As Jim Al-Khalili explains, “To paraphrase, (Erwin Schrödinger in his book “What Is Life”), he says at the molecular level living organisms have a certain order. A structure to them that’s very different from the random thermodynamic jostling of atoms and molecules in inanimate matter of the same complexity. In fact, living matter seems to behave in its order and its structure just like inanimate cooled down to near absolute zero. Where quantum effects play a very important role. There is something special about the structure, about the order, inside a living cell. So Schrodinger speculated that maybe quantum mechanics plays a role in life”.
And indeed quantum principles have now been found to be ubiquitous within life.
In the following paper entitled “Quantum criticality in a wide range of important biomolecules” it was found that “Most of the molecules taking part actively in biochemical processes are tuned exactly to the transition point and are critical conductors,” and the researchers further commented that “finding even one (biomolecule) that is in the quantum critical state by accident is mind-bogglingly small and, to all intents and purposes, impossible.,, of the order of 10^-50 of possible small biomolecules and even less for proteins,”,,,
And this follow up article stated that, “There is no obvious evolutionary reason why a protein should evolve toward a quantum-critical state, and there is no chance at all that the state could occur randomly.,,,”
What is so devastating to Darwinian presuppositions with the finding of pervasive quantum coherence and/or quantum entanglement within molecular biology, is that quantum coherence and/or quantum entanglement is a non-local, beyond space and time, effect that requires a beyond space and time cause in order to explain its existence. As the following paper entitled “Looking beyond space and time to cope with quantum theory” stated, “Our result gives weight to the idea that quantum correlations somehow arise from outside spacetime, in the sense that no story in space and time can describe them,”
Darwinists, with their reductive materialistic framework, simply have no beyond space and time cause that they can appeal so as to be able to explain the non-local quantum coherence and/or entanglement that is now found to be ubiquitous within biology. Whereas Christians readily do have a beyond space and time cause that they can appeal to so as to explain quantum entanglement. As Colossians 1:17 states, “He is before all things, and in him all things hold together.”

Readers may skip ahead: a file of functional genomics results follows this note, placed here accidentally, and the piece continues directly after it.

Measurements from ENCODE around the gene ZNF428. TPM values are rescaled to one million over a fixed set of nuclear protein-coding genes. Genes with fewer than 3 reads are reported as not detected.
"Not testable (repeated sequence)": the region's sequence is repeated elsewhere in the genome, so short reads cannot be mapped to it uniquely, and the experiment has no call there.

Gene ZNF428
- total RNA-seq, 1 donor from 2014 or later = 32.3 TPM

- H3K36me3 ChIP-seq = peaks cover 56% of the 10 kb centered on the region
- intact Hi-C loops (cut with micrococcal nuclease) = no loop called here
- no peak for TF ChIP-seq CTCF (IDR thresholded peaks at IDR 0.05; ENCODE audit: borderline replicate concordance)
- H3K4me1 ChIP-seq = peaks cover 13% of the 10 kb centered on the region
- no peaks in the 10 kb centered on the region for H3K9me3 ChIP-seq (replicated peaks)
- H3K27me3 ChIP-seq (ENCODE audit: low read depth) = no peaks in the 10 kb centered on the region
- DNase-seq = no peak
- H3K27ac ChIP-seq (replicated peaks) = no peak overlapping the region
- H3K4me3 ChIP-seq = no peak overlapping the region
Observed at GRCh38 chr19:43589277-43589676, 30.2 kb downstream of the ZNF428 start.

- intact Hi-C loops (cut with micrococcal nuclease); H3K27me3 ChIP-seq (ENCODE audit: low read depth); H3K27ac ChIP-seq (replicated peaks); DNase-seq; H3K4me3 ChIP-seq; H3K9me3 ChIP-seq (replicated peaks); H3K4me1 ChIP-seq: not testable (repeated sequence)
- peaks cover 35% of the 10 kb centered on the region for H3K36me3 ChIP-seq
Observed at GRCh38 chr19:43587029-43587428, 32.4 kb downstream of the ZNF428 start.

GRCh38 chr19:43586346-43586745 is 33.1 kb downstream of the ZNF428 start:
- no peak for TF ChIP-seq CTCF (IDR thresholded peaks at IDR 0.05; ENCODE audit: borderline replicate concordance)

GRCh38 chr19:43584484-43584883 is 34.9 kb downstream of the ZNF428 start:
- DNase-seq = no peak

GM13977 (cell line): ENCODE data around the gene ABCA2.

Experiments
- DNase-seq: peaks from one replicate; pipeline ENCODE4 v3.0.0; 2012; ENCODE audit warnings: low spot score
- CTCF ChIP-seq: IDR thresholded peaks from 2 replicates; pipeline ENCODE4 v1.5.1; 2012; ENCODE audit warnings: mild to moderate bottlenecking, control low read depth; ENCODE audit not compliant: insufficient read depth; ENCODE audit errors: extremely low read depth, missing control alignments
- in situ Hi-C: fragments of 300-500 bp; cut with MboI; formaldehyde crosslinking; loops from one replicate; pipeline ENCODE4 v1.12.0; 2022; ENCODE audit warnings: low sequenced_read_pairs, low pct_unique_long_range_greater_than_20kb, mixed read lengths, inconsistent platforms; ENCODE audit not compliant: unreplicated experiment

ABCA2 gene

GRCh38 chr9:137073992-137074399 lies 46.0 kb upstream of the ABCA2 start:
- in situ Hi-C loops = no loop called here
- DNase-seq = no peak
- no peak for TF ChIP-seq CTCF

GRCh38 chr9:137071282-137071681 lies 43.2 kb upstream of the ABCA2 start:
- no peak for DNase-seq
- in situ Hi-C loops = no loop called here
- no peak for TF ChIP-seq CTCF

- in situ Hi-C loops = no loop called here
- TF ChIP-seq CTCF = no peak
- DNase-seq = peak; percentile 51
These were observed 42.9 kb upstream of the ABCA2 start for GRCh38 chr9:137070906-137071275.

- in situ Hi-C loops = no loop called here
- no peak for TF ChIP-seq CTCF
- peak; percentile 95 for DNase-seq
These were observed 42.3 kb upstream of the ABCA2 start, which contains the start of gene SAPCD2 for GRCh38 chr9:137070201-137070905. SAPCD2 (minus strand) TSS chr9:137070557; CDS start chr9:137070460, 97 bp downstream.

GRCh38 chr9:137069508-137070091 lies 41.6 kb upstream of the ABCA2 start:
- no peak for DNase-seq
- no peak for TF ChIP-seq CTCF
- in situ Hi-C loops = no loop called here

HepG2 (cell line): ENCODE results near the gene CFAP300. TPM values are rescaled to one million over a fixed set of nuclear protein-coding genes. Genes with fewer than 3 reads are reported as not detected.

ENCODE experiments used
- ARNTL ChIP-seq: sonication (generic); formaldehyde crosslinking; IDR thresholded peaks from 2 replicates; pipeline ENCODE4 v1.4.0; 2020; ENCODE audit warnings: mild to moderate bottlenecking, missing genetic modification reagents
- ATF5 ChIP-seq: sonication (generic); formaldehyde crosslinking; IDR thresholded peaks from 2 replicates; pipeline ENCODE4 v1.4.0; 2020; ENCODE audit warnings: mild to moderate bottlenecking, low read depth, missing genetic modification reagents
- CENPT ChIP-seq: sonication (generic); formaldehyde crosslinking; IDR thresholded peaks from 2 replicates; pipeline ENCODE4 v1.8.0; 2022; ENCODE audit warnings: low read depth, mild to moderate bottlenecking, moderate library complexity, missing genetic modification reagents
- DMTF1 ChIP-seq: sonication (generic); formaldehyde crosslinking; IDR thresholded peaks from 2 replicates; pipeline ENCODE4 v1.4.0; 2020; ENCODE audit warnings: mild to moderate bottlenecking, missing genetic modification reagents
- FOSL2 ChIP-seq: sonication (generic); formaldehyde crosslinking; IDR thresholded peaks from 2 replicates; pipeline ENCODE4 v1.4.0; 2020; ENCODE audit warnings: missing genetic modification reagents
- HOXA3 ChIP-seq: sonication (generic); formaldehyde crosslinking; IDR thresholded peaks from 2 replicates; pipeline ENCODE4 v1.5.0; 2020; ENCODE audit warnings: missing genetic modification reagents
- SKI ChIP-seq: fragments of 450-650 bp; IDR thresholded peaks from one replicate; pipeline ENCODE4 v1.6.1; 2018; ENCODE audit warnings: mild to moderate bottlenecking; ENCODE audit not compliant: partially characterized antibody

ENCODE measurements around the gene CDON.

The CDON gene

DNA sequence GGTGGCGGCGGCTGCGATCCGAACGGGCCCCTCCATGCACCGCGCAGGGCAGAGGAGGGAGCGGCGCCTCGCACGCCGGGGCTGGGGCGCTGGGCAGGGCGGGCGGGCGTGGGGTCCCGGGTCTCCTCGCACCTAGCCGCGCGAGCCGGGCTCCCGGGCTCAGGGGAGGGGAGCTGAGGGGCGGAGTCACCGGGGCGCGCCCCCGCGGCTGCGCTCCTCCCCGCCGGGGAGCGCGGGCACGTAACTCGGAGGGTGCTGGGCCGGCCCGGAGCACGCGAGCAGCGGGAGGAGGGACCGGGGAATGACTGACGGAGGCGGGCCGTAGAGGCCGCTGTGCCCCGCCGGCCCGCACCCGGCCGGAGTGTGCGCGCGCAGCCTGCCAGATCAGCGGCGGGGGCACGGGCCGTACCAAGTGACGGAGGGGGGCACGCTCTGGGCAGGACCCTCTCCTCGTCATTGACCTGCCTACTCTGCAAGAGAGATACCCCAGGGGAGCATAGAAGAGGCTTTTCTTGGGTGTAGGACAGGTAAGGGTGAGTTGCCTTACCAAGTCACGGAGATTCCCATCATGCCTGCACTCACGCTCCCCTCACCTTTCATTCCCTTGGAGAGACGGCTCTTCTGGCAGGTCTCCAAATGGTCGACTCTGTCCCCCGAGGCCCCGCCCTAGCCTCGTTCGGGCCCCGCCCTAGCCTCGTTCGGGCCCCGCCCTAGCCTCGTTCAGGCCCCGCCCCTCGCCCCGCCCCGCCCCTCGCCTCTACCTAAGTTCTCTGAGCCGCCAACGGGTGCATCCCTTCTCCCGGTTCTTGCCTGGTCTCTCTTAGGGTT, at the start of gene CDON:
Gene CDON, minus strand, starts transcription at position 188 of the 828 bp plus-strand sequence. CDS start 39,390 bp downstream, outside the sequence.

It is also important to realize that quantum information is also conserved. As the following article states, In the classical world, information can be copied and deleted at will. In the quantum world, however, the conservation of quantum information means that information cannot be created nor destroyed.
The implication of finding ‘non-local’, beyond space and time, and ‘conserved’, quantum information in molecular biology on such a massive scale, in every important biomolecule in our bodies, is fairly, and pleasantly, obvious.
That pleasant implication, of course, being the fact that we now have very strong empirical evidence suggesting that we do indeed have an eternal soul that is capable of living beyond the death of our material bodies. As Stuart Hameroff states in the following article, “the quantum information,,, isn’t destroyed. It can’t be destroyed.,,, it’s possible that this quantum information can exist outside the body. Perhaps indefinitely as a soul.”
Thus in conclusion, I don’t think Einstein can be given nearly as much credit for anticipating that quantum principles would be at play in migratory birds as the authors contend since Einstein infamously derided quantum entanglement as being ‘spooky action at a distance’.
Moreover, since Einstein had a problem with ‘spooky action at a distance’ then I hold that ‘Quantum Vitalism’ , (S, Hameroff; 1997), where quantum principles play a ubiquitous role in all of life, would have been a bridge way too far for Einstein to ever accept and/or to anticipate.